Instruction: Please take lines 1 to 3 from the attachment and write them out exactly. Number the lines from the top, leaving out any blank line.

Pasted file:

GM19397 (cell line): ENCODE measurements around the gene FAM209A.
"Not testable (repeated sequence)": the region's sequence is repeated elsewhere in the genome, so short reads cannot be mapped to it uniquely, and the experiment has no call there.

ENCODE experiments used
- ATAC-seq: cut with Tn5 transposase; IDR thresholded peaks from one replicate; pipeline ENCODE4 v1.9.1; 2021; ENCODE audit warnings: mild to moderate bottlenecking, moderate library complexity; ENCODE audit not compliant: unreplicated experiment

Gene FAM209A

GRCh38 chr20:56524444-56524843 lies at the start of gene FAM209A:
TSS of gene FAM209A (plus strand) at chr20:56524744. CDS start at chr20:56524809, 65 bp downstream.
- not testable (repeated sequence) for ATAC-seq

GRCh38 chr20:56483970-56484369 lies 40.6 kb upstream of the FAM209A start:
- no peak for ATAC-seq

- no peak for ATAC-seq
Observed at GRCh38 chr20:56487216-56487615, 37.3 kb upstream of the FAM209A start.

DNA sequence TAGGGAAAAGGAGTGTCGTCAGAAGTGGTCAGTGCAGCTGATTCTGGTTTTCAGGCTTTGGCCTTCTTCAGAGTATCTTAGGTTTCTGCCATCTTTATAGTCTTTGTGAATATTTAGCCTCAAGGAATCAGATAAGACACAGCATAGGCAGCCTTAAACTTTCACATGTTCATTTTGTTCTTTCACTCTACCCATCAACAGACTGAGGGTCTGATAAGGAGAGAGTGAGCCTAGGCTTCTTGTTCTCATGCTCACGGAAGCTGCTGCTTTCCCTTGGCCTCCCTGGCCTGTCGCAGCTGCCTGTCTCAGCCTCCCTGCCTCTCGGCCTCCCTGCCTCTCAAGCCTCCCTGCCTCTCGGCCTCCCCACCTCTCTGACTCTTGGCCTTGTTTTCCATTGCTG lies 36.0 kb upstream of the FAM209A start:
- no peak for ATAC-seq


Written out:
GM19397 (cell line): ENCODE measurements around the gene FAM209A.
"Not testable (repeated sequence)": the region's sequence is repeated elsewhere in the genome, so short reads cannot be mapped to it uniquely, and the experiment has no call there.

ENCODE experiments used